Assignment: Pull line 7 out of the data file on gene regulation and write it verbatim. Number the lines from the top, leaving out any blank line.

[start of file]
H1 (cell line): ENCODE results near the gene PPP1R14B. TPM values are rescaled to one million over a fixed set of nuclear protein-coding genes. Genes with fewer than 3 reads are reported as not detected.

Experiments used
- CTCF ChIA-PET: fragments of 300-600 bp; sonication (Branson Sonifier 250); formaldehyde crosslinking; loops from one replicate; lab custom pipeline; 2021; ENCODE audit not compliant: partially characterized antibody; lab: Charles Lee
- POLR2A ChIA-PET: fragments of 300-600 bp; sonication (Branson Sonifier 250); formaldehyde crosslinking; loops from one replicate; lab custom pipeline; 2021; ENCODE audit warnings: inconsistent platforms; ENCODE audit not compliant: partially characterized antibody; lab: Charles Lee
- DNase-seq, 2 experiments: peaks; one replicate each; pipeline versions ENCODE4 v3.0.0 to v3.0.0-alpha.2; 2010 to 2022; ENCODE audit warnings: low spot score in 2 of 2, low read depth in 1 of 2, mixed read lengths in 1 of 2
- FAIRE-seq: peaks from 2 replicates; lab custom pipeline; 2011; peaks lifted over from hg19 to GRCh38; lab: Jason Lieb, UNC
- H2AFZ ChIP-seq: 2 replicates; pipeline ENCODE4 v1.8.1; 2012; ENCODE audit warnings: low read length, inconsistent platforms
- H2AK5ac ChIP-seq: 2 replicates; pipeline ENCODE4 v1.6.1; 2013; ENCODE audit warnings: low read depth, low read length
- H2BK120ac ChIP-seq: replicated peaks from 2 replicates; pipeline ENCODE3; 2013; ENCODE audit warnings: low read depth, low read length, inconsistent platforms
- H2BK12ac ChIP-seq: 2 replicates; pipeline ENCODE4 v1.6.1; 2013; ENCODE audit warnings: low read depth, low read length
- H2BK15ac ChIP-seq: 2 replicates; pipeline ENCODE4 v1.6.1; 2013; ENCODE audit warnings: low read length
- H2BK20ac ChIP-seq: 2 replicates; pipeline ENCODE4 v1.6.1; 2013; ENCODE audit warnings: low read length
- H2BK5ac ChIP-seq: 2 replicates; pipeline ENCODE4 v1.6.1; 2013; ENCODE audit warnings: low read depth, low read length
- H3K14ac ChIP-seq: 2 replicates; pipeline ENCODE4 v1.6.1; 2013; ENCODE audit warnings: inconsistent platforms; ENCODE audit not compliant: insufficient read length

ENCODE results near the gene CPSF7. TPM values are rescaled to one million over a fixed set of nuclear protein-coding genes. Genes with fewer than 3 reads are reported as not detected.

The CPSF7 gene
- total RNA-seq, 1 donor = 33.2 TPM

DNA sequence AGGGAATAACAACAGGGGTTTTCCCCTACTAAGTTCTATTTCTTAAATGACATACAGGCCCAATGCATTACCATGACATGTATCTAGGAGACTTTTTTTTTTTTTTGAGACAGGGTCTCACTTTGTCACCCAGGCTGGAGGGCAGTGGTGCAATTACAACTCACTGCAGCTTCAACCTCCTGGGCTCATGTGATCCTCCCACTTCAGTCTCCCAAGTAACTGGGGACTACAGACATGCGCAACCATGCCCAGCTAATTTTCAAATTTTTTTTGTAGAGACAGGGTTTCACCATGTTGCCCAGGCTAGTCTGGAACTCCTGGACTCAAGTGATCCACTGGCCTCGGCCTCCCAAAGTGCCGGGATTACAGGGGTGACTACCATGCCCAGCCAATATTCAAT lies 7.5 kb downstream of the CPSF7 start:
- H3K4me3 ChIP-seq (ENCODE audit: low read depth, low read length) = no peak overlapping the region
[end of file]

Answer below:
- H2AFZ ChIP-seq: 2 replicates; pipeline ENCODE4 v1.8.1; 2012; ENCODE audit warnings: low read length, inconsistent platforms